The binding of HIF-1α to the HRE in the OST promoter regions was analysed in vitro by EMSA as shown in Figure 2. HIF-1α binds to the HRE identified in the OSTα promoter and preferentially to one of the three HRE detected in the OSTβ promoter (Fig. 2a). When the core of the HRE was mutated HIF-1α binding was significantly reduced in both OSTα and OSTβ, as shown by the competition EMSA in Figure 2b. Using siRNA to knock-down HIF-1α and FXR, the inducing effects of CDCA and hypoxia on OSTα regulation could be disrupted (Fig. 3a). In contrast to OSTα, no relevant effect of anti-HIF-1α siRNA on OSTβ expression was observed, suggesting that the overall magnitude of OSTβ regulation by HIF-1α may be less than for OSTα.
Dual luciferase assays using wild-type and mutated OSTα promoter constructs confirmed the importance of the predicted HRE for the regulation of OSTα gene expression by hypoxia (Fig. 4a). Interestingly, the induction of the OSTα promoter by CDCA was reduced when an OSTα promoter construct carrying the mutated HRE site was employed. This observation could be explained by the close proximity of the HRE sequence and the FXR binding site. Mutation of the HRE could affect the functionality of the FXR binding site. In the case of the OSTβ promoter, no relevant effect of CDCA and hypoxia on luciferase reporter activity was seen (Fig. 4b), again suggesting that HIF-1α may not activate OSTβ gene transcription to the degree that OSTα gene transcription is induced. The absence of an effect of CDCA on the promoter activity of OSTα and OSTβ in dual luciferase assays (Fig. 4) does not contradict previous results , as the present set-up relied on shorter incubation times and on the activity of endogenously expressed transcription factors only.
Dimerization of OSTα with OSTβ is thought to be essential for transport function [17-19]. Despite the functional synergism, several reports suggest that OSTα and OSTβ appear to be regulated differently. This was concluded from the divergent effects that transcription factors exert on the two promoters, or from the fact that certain transcriptional effects appear to regulate only one of the subunits. [20-23]. It has been shown that OSTβ is important for both the trafficking of OSTα to the plasma membrane as well as for its function . However, the lack of co-immunoprecipitation of the mature, glycosylated form of OSTα upon immunoprecipitation of OSTβ suggests that the primary interaction may occur early in the biosynthetic pathway and may be transient . This would support the mutual independence of the subunits in substrate transport and gives rise to the theory that different dimerization partners exist for the OST subunits. Another indication of the possibility of alternative binding partners or conformations of OSTα is the existence of different splicing variants that have been deposited in the available databases. The exact role of these splice variants has not been investigated.
OSTα-OSTβ is considered to be an efflux system for bile acids across the basolateral membrane of hepatocytes that allows extrusion of bile acids into sinusoidal blood. This could protect hepatocytes from the intracellular accumulation of potentially toxic bile acids, e.g. during cholestatic liver injury or under conditions of hypoxia. Hypoxia caused by arterial liver ischaemia has previously been shown to decrease expression of the Na+-dependent bile acid uptake transporter Ntcp and the bile salt export pump Bsep, which could lead to cholestasis . Induction of OSTα in this setting could represent a rescue mechanism for reducing the intracellular bile acid load when the canalicular efflux pump shows reduced expression.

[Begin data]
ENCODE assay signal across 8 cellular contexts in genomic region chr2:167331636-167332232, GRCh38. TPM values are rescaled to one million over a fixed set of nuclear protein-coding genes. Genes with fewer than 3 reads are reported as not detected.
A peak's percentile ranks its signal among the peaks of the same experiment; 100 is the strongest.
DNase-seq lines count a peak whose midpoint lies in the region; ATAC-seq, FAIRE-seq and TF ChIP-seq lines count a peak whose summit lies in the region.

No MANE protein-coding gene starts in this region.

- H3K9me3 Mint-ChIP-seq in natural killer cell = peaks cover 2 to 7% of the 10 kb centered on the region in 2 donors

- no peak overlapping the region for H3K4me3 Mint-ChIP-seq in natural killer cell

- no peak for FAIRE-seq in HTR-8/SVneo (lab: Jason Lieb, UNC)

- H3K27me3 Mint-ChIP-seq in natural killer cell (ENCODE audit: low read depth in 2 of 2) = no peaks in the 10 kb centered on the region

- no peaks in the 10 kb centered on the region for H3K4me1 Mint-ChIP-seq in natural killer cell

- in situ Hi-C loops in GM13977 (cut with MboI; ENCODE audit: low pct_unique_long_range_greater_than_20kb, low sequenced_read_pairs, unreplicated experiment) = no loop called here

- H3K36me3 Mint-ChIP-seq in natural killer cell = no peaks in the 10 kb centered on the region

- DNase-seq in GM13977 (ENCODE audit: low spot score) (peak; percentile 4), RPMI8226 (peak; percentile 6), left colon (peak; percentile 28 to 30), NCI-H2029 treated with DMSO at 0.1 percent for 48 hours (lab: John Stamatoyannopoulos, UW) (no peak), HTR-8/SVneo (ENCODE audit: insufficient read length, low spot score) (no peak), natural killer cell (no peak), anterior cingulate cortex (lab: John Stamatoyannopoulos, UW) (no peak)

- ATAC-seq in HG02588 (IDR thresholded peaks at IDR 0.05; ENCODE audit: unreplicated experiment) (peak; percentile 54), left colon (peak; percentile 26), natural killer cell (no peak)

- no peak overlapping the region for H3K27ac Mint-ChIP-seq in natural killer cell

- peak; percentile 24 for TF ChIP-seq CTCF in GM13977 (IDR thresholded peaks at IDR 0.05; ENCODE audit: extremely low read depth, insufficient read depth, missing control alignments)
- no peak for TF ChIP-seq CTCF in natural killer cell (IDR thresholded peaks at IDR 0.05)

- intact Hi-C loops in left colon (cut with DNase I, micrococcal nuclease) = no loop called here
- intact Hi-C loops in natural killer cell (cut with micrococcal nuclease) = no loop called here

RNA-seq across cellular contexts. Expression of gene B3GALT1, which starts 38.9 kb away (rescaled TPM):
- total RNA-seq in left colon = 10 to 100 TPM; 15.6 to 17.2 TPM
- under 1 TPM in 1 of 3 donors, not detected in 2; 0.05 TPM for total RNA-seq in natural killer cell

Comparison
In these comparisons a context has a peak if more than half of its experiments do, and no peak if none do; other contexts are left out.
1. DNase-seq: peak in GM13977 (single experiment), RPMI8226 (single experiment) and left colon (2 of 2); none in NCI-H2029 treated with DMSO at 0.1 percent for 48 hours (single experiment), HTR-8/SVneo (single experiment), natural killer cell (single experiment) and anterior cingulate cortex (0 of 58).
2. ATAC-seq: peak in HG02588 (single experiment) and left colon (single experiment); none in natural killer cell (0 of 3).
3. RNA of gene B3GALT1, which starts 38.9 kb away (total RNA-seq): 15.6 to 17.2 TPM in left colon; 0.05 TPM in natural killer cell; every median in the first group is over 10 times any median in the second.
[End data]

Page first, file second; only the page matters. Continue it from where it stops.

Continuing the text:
Chronic renal failure is associated with hypoxia in the kidney. In this study, we show that the previously observed increase in OSTα expression in the liver tissue of rats suffering from CRF  could be attributable to the increased expression of HIF-1α (Fig. 6). It is assumed that chronic hypoxia occurring during CRF is a multifactorial event caused by damage of renal arterioles, a distortion of peritubular capillaries and imminent interstitial fibrosis. Hypoxia itself is able to induce strong profibrogenic effects leading, among other pathways, via induction of HIF-1α dependent signalling to further destruction of peritubular capillaries, fibrotic remodelling of tubular cells and thus, to the further progression of kidney failure [26-28]. Induction of HIF-1α in the liver suggests that hypoxic stimuli occurring during CRF modulate HIF-1α dependent signalling pathways in other tissues as well.
In conclusion, the expression of OSTα and OSTβ is significantly induced by bile acids and hypoxia. While the CDCA-dependent induction of OSTα-OSTβ expression is known to be mediated by FXR, the hypoxia effect is mediated by the transcription factor HIF-1α through newly detected, functionally relevant HIF-1α responsive elements within the OSTα and OSTβ gene promoters. In the case of the OSTα promoter, FXR and HIF-1α bind in close proximity and putatively interact to produce synergistic effects on OSTα expression.
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We thank Christian Hiller for excellent technical assistance. We are grateful to Margot Crucet for assistance with the handling of the hypoxia chamber. We thank Dr N. Ballatori and coworkers for providing an antibody against human OSTα.
Financial support: This work was supported by Swiss National Science Foundation (SNF) grant numbers 320030_144193/1 (to GAKU) and PDFMP3_127259/1 (ProDoc program), the Swiss National Center for Competence in Research NCCR-Kidney.ch, and the International Fellowship Program (grant no. 246539) on Integrative Kidney Physiology and Pathophysiology (IKPP).
Conflicts of interest: The authors do not have any disclosures to report.